re: Michael Palevitz

From: Stephen E. Jones (
Date: Mon Jan 31 2000 - 17:31:58 EST

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    On Mon, 31 Jan 2000 13:36:51 -0600, Susan Brassfield wrote:

    SB>Stephen quoting Dembski:
    >SJ>"Intelligent design is not scientific creationism cloaked in newer and more
    >>sophisticated terminology. Intelligent design makes far fewer commitments
    >>than scientific creationism, carries far less baggage and consequently has
    >>far less chance of going wrong.

    SB>of course, no one but the choir that he preaches to believes this to be the

    Whether those outside the ID movement believe that "Intelligent design is
    not scientific creationism" or otherwise is *irrelevant*.

    It is simply a *fact* that while some IDers are scientific creationists (in the
    sense of young-Earth Biblical literalists), many are not. Indeed, as stated
    before, some members of the ID movement are not even creationists and
    some are not even theists. This is simply a *fact* and if Susan wishes to
    continue to deny reality, then so be it. It is a great help to the fledgling
    ID movement if its opponents stay in denial mode!

    SB>Dembski continues:
    >SJ>Intelligent design is a strictly scientific theory devoid
    >>of religious commitments.
    >Intelligent design does not adhere in any way to the scientific method and
    >has a serious commitment to the supernatural. In fact "supernatural
    >intervention" is what "intelligent design" is code for. Since the
    >supernatural (being outside nature) cannot be scientificly verified it
    >can't be anything *but* religion. And, of course, outside creationist
    >circles, intelligent design is a big yawn. It doesn't lead to new knowledge
    >and doesn't explain anything.
    >>Unlike scientific creationism, intelligent design does not prejudge
    >>such questions as Who is the designer? or How does the designer go about
    >>designing and building things?" (Dembski W.A., "Intelligent Design", 1999,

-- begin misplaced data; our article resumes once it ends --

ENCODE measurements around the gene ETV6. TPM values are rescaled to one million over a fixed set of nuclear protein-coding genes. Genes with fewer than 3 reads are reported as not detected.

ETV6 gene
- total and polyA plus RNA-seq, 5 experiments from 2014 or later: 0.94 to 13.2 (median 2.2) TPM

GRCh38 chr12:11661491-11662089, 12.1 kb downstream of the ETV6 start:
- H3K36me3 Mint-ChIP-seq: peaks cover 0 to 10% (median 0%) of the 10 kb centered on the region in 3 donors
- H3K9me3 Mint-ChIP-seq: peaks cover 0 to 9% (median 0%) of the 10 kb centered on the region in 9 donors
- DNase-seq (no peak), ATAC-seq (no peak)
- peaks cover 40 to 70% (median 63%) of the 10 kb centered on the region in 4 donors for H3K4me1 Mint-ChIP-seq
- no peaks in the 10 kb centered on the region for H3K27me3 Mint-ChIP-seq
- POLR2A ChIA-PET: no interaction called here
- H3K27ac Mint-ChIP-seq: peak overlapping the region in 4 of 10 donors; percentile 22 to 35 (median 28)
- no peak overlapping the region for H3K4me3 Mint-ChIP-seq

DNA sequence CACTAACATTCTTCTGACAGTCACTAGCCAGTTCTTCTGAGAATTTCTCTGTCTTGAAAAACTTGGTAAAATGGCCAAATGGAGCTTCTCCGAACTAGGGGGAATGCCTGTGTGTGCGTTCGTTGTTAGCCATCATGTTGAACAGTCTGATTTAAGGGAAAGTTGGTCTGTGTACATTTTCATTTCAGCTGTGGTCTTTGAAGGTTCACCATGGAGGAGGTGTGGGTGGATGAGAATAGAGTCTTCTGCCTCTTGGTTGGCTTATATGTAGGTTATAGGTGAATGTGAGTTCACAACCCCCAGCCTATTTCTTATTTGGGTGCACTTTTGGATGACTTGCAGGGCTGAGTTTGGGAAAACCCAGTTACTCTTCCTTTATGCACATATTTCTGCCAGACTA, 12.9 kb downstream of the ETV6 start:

SB>that's only true if you don't look at who is excited about "intelligent
    >deisgn" and who isn't. All but a few people pushing intelligent design were
    >fundamentalist Christian creationists five minutes ago. To everyone else
    >it is utterly transparent creationism and no amount of asserting the
    >contrary will make it so.

    First, Susan uses the word "fundamentalist" way beyond its normal
    meaning. The online Websters dictionary defines "fundamentalism" as "a
    movement in 20th century Protestantism emphasizing the literally
    interpreted Bible as fundamental to Christian life and teaching"
    ( Now Mike Behe is a leader in
    the ID movement but he is a Roman Catholic who accepts common

    "Many people think that questioning Darwinian evolution must be
    equivalent to espousing creationism. As commonly understood, creationism
    involves belief in an earth formed only about ten thousand years ago, an
    interpretation of the Bible that is still very popular. For the record, I have
    no reason to doubt that the universe is the billions of years old that
    physicists say it is. Further, I find the idea of common descent (that all
    organisms share a common ancestor) fairly convincing, and have no
    particular reason to doubt it." (Behe M.J., "Darwin's Black Box", 1996,

    Second, Susan seems unable to understand that one can hold
    complementary beliefs at different levels. For example, one can be "a
    philosophical theist and a Christian" (Johnson P.E., "Darwin on Trial",
    1993, p14). That is, one can argue for a general philosophical theism,
    without it being specifically Christian. One's philosophical theism provides
    support for one's Christianity, but it is not the same thing. A Jew or a
    Muslim would find ID supportive of his religion as well. This is such an
    elementary point, and has been repeated so often, that it tells us something
    about ID opponent's lack of sophistication in understanding ID. Again, that
    is to ID's *advantage* that it's opponents considtently underestimate it!

    >>AK>Palevitz misses the point. Behe isn't being coy or disingenuous.
    >SJ>If Palevitz (a professor of botany at the University of Georgia), is a
    >>scientific materialist-naturalist (which he seems to be), then it is not so
    >>much that he "misses the point", but that within his metaphysical framework
    >>he cannot possibly get the point. Because it is inconceivable to a scientific
    >>materialist-naturalist that there really could be a God who is real, Palevitz
    >>must assume that anyone who is seriously arguing for the actions of God in
    >>natural history *must* be effectively a scientific creationist in disguise!

    SB>you are making the assumption that since he is a scientist he MUST be an
    >atheist. And you reveal yourself by your choice of language. Don't you mean
    >Palevits doesn't believe that *any* of the gods are real? Only the middle
    >eastern religions have "a" god.

    Susan needs to read what I said more carefully, and not see what she
    *wants* to see. I said "*If* a scientific materialist-naturalist
    (which he seems to be)..." (my emphasis).

    >>>AK>He knows that science can't look for God. But science can make
    >>>observations about intellegence and create tests for it. He is making the
    >>>observation that certain mechanisms in life have unknown origins. The most